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TIP OF THE DAY: Try Whole Wheat Flour For Baking

Snack on raisin walnut bread made with the
more nutritious whole wheat flour. Photo
courtesy U.S. Apple Association.

 

For some reason, a lot of people don’t like the idea of whole wheat. They think that refined white flour tastes better.

But whole wheat is more flavorful in a good way—not to mention much more nutritious. Give it a try, whether you choose whole grain pretzels for snacking or whole grain flour for baking.

Whether it’s your famous apple pie, blueberry muffins, brownies, or cupcakes of other baked delights, you can up the nutrition by switching to whole wheat flour. Before you think you won’t like it, try it.

Here’s why we all need more whole grains in our diets.

 

HOW TO SUBSTITUTE WHOLE WHEAT FOR WHITE FLOUR

  • Substitute Equal Amounts. As a rule of thumb, you can replace white flour with the same amount of whole wheat flour. Just use the same type of flour, e.g. whole wheat bread flour for white bread flour or whole wheat all purpose flour for white all purpose flour.

    Bob’s Red Mill is one brand that sells whole wheat flour in all purpose, bread and pastry varieties. You can find them easily in natural food stores and online. If you can’t find whole wheat bread flour or pastry flour, use equal parts of all purpose whole wheat flour and regular bread or pastry flour.

  • Sift It More. Whole wheat flour produces a more dense crumb. To incorporate more air, sift whole wheat flour 1-2 times in addition to what the white flour recipe calls for and don’t over mix, which toughens the final result.
  • Spoon It, Don’t Scoop It. Another tip for keeping it light: Don’t scoop the flour with a measuring cup. Instead, use a spoon to transfer the flour from the bag to the measuring cup. This technique introduces more air into the mixture.
  • Substitute Half For Starters. For general baking, you can start by substituting just part or all of the all-purpose flour, e.g. if two cups of flour are called for, use one cup of all purpose flour and one cup of whole wheat flour.
  • For 100% Substitution: When completely substituting whole wheat flour for white flour, use a bit less: 7/8 cup of whole wheat instead of one cup of white flour, for example.
  •  

    RECIPE: WHOLE WHEAT QUICK BREAD WITH WALNUTS & RAISINS

    This tasty recipe from the U.S. Apple Association is a treat for breakfast, brunch, snacks and the dinner bread basket or cheese plate. It’s a cousin of carrot bread and other healthier alternatives.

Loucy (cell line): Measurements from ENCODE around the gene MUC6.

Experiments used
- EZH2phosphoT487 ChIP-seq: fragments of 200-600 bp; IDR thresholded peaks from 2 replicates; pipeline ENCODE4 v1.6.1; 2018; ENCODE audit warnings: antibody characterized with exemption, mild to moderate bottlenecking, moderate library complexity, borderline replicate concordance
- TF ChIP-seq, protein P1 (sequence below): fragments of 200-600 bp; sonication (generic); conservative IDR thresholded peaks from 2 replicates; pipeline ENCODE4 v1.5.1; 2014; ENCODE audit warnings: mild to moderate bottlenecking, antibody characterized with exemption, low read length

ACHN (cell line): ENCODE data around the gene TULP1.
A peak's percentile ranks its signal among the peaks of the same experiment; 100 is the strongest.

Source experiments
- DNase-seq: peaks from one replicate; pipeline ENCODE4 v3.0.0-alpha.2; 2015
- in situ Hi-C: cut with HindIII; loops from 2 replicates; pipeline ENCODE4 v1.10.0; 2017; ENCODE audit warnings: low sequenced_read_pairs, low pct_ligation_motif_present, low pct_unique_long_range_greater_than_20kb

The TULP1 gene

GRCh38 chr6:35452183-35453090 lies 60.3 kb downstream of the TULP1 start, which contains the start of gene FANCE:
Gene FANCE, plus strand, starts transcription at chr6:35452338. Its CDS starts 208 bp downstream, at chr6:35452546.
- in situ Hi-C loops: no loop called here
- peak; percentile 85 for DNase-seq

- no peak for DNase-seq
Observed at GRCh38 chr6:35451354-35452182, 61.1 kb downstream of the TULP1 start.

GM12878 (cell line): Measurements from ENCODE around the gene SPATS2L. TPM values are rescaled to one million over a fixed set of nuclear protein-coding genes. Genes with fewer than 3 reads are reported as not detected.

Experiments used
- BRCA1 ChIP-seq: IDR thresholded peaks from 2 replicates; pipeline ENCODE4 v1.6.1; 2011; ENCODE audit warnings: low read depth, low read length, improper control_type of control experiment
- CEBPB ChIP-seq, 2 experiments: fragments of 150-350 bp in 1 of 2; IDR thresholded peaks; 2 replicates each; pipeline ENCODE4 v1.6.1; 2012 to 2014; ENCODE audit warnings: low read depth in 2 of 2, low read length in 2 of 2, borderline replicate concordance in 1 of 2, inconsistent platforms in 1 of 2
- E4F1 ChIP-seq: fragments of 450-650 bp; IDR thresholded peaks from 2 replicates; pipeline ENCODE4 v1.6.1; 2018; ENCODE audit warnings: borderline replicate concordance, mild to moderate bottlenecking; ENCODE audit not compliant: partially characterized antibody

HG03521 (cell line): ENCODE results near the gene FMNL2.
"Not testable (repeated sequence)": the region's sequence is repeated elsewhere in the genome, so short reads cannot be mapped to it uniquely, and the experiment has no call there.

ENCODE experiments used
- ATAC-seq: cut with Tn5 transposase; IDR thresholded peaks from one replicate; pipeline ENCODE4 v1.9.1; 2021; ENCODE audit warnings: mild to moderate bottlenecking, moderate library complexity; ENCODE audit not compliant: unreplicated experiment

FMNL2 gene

While the original recipe didn’t include dried fruit, we love raisin-walnut bread so added raisins. You can use blueberries, cherries or cranberries, or cut up larger dried fruits such as apricots and dates.

    This bread is delicious with almost any cheese, and makes delightful tea sandwiches with cream cheese.

    Ingredients

  • 2 cups whole wheat flour
  • 1/4 cup bran flakes
  • 1/4 cup wheat germ
  • 2 teaspoons ground allspice
  • 2 teaspoons baking powder
  • 1 teaspoon baking soda
  • ¼ teaspoon ground cloves
  • ½ cup 100% apple juice or cider
  • 1/2 cup applesauce
  • 1/2 cup plain or vanilla yogurt
  • 1/3 cup honey
  • 1/3 cup vegetable oil
  • 2 eggs
  • 1 cup chopped walnuts
  • 1 cup raisins
  •  

    It’s easy to find whole wheat flour in natural food stores. Photo courtesy Bob’s Red Mill.

     

    Preparation

    1. Preheat oven to 350°F. Grease and flour a 9×5 loaf pan.

    2. In a large bowl, combine the flour, bran flakes, wheat germ, allspice, baking powder, baking soda and cloves. Make a well in the center of the dry ingredients.

    3. In a small bowl, mix the apple juice, applesauce, yogurt, honey, oil and eggs. Beat well and pour in to the center of the dry ingredients. Stir to combine without over mixing.

    4. Fold in the nuts and raisins and spoon the batter into the prepared pan. Bake for 50-55 minutes, or until a skewer inserted into the center comes out clean. Let cool in the pan for 10 minutes; turn out of the pan onto a wire rack. Cool completely before cutting.

    Yield: 12-15 slices.

    Find more apple recipes from the U.S. Apple Association.

      





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